When it comes to modelling, size matters and we all know it.
On Wednesday, a former winner of Holland's Next Top Model won a lawsuit against her modelling agency, which prematurely ended her contract because her hips were too big, reports the Associated Press.
When Ananda Marchildon won the Holland's Next Top Model contest back in 2008, she expected to earn €75,000 ($98,500) over three years in accordance with her modelling contract. Unfortunately for Marchildon, that didn't happen because of her 92-cm hip size.
The contract she was awarded through HNTM was with Modelmasters the Agency (MTA), but when that agency was later absorbed into Elite Model Management, Marchildon's recent weight gain was called into question. After failing to lose weight fast enough, she was dismissed after only one year and €10,000 ($13,000) worth of earnings.
The Amsterdam District Court has required Elite modeling agency to fork up the remaining €65,000 ($85,000) they owe her.
"Around the time Elite took over, I was put on a so-called keto diet. It is a protein regime: eggs without the yolk, steamed veggies, steamed meat, protein shakes, unsalted nuts, training three to four times a week for two hours," she tells The Daily Beast.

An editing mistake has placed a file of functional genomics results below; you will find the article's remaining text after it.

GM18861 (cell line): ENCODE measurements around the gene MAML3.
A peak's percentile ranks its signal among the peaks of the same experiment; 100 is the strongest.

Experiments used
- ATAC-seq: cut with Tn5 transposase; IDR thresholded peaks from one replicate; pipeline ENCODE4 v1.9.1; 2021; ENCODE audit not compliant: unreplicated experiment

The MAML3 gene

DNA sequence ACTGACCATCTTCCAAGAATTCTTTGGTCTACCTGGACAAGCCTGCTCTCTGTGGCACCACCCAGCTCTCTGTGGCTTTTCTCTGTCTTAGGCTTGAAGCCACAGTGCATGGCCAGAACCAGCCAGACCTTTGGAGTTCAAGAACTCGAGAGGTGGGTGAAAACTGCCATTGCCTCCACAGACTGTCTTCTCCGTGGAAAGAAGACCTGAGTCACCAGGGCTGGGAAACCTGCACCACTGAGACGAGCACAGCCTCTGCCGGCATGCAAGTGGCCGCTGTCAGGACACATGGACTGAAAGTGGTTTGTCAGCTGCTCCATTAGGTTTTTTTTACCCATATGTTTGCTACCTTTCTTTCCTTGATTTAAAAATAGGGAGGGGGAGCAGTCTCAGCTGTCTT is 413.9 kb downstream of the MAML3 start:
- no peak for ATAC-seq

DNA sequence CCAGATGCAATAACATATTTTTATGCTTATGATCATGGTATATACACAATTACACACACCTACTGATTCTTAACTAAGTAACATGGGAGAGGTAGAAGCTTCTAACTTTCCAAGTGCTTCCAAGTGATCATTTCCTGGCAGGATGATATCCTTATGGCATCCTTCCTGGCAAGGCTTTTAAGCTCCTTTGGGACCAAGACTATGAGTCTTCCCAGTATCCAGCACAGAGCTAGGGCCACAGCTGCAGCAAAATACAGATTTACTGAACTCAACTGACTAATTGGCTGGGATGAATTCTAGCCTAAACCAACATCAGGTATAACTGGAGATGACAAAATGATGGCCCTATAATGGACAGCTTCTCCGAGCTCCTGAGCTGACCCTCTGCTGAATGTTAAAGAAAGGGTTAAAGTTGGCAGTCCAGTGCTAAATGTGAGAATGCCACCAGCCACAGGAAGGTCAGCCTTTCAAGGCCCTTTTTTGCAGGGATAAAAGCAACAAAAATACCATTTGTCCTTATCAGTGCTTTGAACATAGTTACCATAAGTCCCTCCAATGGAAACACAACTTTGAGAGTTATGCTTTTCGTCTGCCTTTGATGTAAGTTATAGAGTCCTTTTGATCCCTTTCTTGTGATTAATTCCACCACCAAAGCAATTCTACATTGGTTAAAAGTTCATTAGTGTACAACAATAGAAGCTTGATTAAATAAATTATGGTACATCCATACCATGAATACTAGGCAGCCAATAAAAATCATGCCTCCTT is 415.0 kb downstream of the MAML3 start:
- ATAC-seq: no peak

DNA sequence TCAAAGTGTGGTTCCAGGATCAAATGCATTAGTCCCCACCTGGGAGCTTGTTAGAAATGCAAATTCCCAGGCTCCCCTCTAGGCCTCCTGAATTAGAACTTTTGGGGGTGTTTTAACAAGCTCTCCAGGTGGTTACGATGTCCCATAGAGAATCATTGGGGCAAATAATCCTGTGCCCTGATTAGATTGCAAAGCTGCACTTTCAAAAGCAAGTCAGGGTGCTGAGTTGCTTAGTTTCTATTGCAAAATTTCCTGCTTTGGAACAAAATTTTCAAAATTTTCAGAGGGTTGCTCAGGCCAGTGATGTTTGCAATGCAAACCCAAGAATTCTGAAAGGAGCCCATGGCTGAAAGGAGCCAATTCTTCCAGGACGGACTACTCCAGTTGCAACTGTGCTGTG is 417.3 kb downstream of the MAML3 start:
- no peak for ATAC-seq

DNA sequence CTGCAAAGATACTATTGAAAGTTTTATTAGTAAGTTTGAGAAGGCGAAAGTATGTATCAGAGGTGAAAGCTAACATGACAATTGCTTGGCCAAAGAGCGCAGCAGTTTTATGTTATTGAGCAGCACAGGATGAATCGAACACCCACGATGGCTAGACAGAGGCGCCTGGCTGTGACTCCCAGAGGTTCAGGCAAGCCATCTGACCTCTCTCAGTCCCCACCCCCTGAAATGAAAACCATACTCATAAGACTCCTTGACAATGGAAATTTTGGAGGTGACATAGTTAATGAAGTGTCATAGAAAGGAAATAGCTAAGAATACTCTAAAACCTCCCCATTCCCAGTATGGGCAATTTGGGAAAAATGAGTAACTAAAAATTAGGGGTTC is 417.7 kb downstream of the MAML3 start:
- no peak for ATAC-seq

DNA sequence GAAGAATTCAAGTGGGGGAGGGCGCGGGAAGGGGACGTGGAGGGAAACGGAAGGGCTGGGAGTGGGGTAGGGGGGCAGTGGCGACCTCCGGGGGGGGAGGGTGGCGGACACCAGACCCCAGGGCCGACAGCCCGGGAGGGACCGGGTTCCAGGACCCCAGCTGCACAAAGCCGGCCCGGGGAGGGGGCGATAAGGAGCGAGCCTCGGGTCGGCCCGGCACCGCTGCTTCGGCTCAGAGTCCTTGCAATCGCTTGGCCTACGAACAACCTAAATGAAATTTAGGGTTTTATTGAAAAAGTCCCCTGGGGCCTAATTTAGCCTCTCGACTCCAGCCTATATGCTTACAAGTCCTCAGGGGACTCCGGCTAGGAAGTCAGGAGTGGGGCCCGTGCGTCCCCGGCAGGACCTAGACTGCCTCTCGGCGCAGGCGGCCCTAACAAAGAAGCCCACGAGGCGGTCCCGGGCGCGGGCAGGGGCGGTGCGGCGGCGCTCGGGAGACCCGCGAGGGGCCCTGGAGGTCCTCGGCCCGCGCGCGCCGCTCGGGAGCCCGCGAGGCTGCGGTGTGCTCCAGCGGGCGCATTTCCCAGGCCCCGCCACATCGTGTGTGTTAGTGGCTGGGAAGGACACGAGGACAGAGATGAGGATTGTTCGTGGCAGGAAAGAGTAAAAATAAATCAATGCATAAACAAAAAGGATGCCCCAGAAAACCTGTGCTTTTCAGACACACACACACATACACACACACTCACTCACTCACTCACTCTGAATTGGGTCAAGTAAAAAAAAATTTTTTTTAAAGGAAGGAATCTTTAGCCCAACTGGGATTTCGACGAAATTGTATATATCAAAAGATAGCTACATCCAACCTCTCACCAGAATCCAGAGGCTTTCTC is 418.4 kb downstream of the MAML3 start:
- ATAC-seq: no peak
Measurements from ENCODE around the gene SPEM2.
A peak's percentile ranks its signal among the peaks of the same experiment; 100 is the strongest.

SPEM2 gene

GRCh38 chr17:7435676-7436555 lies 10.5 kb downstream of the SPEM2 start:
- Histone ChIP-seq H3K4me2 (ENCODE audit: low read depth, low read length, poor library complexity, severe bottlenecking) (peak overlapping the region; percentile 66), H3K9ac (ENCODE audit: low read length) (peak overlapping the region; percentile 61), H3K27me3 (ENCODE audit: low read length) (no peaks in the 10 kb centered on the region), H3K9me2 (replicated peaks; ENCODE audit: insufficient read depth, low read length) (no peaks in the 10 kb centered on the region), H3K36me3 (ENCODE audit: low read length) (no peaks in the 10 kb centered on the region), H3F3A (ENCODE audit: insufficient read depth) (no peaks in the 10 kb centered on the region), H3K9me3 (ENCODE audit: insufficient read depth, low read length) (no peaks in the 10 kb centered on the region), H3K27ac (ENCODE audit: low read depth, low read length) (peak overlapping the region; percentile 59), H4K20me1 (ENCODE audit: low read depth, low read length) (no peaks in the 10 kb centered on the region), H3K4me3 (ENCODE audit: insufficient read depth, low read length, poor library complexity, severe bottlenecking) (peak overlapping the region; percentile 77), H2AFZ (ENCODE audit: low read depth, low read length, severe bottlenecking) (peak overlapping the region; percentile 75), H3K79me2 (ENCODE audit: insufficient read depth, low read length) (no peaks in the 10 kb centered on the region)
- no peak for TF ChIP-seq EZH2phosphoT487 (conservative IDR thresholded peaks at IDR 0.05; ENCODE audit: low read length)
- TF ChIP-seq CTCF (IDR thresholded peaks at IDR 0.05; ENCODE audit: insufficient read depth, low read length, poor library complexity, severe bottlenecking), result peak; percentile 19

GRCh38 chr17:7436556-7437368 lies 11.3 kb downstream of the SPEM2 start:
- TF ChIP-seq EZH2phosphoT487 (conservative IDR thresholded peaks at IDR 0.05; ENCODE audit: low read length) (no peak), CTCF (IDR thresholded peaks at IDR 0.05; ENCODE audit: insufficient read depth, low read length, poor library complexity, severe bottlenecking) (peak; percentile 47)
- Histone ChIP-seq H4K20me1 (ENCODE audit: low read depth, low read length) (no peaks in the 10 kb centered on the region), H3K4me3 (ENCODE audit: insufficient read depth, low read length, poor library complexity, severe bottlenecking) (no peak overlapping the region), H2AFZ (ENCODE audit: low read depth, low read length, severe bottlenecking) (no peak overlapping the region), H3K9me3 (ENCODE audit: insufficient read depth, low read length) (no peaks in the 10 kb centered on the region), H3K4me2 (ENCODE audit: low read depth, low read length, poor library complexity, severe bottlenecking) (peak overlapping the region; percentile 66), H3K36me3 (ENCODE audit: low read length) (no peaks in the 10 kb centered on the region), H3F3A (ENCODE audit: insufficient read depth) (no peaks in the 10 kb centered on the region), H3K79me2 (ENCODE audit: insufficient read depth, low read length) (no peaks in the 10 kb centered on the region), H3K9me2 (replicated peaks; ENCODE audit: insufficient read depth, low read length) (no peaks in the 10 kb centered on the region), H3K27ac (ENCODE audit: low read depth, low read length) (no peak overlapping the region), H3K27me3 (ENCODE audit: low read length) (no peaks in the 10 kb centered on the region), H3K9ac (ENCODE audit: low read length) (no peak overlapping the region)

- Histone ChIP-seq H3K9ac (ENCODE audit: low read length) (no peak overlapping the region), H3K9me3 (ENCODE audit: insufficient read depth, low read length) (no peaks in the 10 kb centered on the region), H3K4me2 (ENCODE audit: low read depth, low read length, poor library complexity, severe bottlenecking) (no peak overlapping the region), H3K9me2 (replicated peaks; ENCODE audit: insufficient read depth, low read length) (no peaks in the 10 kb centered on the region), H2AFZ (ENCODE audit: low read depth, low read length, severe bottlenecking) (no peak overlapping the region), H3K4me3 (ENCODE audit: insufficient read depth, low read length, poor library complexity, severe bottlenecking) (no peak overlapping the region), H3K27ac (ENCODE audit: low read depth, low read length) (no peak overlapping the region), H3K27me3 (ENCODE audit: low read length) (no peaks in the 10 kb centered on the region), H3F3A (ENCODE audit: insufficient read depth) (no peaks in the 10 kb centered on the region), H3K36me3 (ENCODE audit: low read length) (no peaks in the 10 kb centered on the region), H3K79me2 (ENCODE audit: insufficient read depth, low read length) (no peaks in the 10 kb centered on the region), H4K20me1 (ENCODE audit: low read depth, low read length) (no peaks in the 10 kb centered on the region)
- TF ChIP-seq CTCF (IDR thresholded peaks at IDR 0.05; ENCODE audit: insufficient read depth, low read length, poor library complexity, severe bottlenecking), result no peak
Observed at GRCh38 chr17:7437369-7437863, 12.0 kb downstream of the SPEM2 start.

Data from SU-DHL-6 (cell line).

In an email exchange that was part of the published ruling, an Elite representative gave Marchildon the following warning: "Today, March 23, 2010, we measured your hips at 98 centimeters. This is a reminder! The goal is that you have a hip circumference of no more than 90 centimeters at the end of June," reports the Associated Press.
Despite her efforts, including paying out of her own pocket for a dietician and a personal trainer, her hip size did not budge past the 92 cm that she was when she won HNTM. "I really tried to meet their demands," she says, "but it didn't go fast enough for them, so they fired me. My butt's too big, they said."
"After almost two years of struggling, I was finally proven right," she tells The Daily Beast. "A huge weight has been lifted from my shoulders."
Elite claims that while it picked up MTA's models, it did not pick up its models' existing contracts. The judge disagrees, saying "Marchildon could, in good faith, count on the fact that the contract between Marchildon and MTA was valid for Elite as well."
Marchildon, who has been making cabinets for a living since she finished with Elite in September, doesn't sound like she's in a hurry to get back to modelling. After finding out about winning the lawsuit on Wednesday, she told The Daily Beast she had to get back to work -- cabinet-making, that is -- and she'd celebrate later with friends over a bottle of champagne.